The following column is the opinion of the author and in no way represents the opinions of Tiger Media Network or Fort Hays State University.
BY MARISSA CASTANOS
Welcome back! Today, we’ll be talking about how entertainment media portrays mental illness, specifically in popular movies. Over the years, numerous movies have been produced that star someone suffering from a mental illness. Don’t get me wrong, I think it’s a great idea to use movies to educate society on the struggles of having a mental illness, and the realities of being around someone suffering. But that’s not typically what happens in these movies.
It’s important to differentiate between movies made to entertain, and movies made to entertain AND educate. Let’s talk about the first category. In 2016, Split, a movie about a man with Dissociative Identity Disorder (DID) was released. This man had 24 personalities, abducted three teenage girls, and held them in a small room. Towards the end of the movie, one of his personalities grows into a literal monster, killing two of the girls and his psychiatrist.
Like I said, this movie was meant to entertain, not educate. But it’s movies like Split that give a negative image that they are dangerous to those with mental illness that they do not deserve. In reality, sufferers of mental illness are more likely to be the victim, rather than the one victimizing. One issue with movies like this and others portraying dangerous individuals with mental illness is that individuals who see these movies and have that same illness may not seek help.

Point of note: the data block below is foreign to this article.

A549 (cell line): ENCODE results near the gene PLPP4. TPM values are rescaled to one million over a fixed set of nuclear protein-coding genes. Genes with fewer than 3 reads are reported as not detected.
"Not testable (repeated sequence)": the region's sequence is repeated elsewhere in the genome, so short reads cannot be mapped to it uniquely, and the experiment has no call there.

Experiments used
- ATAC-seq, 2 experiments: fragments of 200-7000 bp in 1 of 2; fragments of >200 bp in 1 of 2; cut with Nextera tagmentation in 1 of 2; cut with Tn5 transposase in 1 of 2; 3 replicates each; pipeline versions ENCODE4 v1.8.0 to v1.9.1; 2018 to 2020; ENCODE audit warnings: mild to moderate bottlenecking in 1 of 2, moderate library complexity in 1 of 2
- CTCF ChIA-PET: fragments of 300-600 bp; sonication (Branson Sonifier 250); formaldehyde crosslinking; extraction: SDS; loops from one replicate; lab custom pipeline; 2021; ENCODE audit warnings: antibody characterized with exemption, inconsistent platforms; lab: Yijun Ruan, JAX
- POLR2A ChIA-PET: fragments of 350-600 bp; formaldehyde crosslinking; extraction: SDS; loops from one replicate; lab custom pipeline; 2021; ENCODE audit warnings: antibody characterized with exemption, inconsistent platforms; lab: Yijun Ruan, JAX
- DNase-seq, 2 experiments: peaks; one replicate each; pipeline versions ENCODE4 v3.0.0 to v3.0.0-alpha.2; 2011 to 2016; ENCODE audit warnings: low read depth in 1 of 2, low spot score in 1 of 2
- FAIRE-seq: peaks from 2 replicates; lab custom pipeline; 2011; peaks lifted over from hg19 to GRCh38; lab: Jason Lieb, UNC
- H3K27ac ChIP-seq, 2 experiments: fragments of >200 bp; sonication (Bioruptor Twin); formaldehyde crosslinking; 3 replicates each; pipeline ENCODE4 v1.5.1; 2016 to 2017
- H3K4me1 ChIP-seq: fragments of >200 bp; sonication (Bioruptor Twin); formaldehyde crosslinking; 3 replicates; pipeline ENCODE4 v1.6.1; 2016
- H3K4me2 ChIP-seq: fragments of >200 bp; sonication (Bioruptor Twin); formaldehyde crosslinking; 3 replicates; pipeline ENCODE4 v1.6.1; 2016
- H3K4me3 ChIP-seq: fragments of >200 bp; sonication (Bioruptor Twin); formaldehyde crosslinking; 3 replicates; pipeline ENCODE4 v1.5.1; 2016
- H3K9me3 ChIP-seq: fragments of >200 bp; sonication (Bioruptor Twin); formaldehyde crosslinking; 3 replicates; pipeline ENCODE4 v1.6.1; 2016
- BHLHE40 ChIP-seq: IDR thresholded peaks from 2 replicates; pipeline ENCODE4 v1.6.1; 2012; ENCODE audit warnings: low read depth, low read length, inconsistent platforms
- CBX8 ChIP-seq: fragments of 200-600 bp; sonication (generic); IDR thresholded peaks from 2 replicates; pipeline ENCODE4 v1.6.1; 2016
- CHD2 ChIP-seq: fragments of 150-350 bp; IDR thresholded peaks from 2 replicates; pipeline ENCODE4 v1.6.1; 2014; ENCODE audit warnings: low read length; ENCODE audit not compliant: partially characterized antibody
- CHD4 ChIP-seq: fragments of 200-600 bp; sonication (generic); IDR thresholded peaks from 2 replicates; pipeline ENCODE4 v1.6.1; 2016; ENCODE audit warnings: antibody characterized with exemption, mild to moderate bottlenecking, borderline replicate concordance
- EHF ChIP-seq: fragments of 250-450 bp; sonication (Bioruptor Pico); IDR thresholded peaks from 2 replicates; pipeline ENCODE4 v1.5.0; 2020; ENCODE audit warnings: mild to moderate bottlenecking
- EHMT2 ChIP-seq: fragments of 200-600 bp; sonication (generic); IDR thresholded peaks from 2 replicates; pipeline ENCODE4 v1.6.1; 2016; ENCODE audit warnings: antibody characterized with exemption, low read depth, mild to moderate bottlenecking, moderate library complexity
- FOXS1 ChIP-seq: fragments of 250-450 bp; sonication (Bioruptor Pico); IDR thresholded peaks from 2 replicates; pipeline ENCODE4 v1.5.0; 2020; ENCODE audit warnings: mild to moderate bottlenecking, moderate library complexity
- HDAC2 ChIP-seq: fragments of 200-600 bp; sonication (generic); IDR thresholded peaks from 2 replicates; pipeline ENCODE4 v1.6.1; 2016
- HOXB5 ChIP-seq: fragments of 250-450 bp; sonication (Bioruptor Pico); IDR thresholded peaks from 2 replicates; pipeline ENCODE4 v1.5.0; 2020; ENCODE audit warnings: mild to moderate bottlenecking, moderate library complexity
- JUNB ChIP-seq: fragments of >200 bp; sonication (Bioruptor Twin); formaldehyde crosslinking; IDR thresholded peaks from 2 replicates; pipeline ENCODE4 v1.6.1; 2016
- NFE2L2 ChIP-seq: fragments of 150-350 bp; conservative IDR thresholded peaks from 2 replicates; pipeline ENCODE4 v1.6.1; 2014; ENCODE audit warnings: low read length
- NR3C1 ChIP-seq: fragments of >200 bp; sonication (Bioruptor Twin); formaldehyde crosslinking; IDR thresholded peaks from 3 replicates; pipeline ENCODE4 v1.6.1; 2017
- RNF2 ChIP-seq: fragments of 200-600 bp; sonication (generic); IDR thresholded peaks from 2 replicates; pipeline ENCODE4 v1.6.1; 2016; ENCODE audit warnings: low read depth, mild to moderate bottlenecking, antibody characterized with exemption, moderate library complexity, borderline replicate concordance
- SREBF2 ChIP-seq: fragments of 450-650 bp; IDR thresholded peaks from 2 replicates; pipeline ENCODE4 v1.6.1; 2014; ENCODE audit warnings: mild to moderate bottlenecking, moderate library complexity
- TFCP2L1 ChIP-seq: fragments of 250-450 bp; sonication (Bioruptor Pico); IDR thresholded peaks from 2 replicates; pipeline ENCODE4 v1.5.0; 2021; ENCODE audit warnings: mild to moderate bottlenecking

However, not all movies have bad portrayals of those with mental illness. One movie in particular does an excellent job of showing what trauma can do to the human brain. Sybil, which was released in 1976, takes you through the life of a young woman with DID. Sybil dissociates multiple times throughout her day, often waking up somewhere she doesn’t remember traveling to. During one time in her life, she “woke up” and was two years older.
I believe that this movie is a great portrayal of this mental illness because it does not demonize Sybil, it demonizes her mother. Throughout the film, short bits are shown of Sybil as a young girl undergoing sexual, mental, and physical abuse from her mother. It was the years of abuse that caused Sybil to form different personalities, who “banded together” to keep her from remembering the abuse.
Dissociative Identity Disorder, though rare, is a mental illness that should be taken seriously. It is important to remember that even though someone with a mental illness may seem scary, they are highly unlikely to hurt those around them. It’s also important to remember that mental illness is common in our society, affecting around 1 out of every 5 people. Because of these numbers, it’s vital that we as a society do a better job of educating through films, rather than making sufferers of mental illness seem dangerous to society.
As always, if you or anyone you know is suffering from a mental illness, reach out to any of these contacts below, and be sure to come back next time as we discuss some of the most common mental illnesses: anxiety disorders.
- National Suicide Prevention Hotline: 1-800-273-8255
- Crisis Textline: 741-741
- Kelly Center, located in the basement of Picken, 1-785-628-4401